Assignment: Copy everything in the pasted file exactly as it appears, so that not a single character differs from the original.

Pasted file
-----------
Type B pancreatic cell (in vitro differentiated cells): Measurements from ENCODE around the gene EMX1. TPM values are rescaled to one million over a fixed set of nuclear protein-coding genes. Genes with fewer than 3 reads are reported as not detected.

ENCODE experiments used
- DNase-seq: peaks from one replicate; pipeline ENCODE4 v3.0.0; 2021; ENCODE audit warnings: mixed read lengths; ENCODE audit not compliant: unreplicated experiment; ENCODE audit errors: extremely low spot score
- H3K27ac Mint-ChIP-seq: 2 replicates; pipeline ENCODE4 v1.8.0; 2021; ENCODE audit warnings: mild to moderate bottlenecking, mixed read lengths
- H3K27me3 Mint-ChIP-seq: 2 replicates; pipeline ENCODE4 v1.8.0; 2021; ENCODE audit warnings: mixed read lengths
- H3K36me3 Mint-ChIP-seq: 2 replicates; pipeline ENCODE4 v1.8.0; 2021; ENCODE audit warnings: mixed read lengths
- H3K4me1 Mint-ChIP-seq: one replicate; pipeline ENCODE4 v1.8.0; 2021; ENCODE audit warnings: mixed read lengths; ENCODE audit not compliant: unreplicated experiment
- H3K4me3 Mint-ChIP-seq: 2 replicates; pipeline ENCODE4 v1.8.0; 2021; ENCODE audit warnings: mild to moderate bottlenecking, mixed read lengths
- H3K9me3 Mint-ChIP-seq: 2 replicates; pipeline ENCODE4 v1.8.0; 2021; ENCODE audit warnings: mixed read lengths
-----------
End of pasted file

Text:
Type B pancreatic cell (in vitro differentiated cells): Measurements from ENCODE around the gene EMX1. TPM values are rescaled to one million over a fixed set of nuclear protein-coding genes. Genes with fewer than 3 reads are reported as not detected.

ENCODE experiments used
- DNase-seq: peaks from one replicate; pipeline ENCODE4 v3.0.0; 2021; ENCODE audit warnings: mixed read lengths; ENCODE audit not compliant: unreplicated experiment; ENCODE audit errors: extremely low spot score
- H3K27ac Mint-ChIP-seq: 2 replicates; pipeline ENCODE4 v1.8.0; 2021; ENCODE audit warnings: mild to moderate bottlenecking, mixed read lengths
- H3K27me3 Mint-ChIP-seq: 2 replicates; pipeline ENCODE4 v1.8.0; 2021; ENCODE audit warnings: mixed read lengths
- H3K36me3 Mint-ChIP-seq: 2 replicates; pipeline ENCODE4 v1.8.0; 2021; ENCODE audit warnings: mixed read lengths
- H3K4me1 Mint-ChIP-seq: one replicate; pipeline ENCODE4 v1.8.0; 2021; ENCODE audit warnings: mixed read lengths; ENCODE audit not compliant: unreplicated experiment
- H3K4me3 Mint-ChIP-seq: 2 replicates; pipeline ENCODE4 v1.8.0; 2021; ENCODE audit warnings: mild to moderate bottlenecking, mixed read lengths
- H3K9me3 Mint-ChIP-seq: 2 replicates; pipeline ENCODE4 v1.8.0; 2021; ENCODE audit warnings: mixed read lengths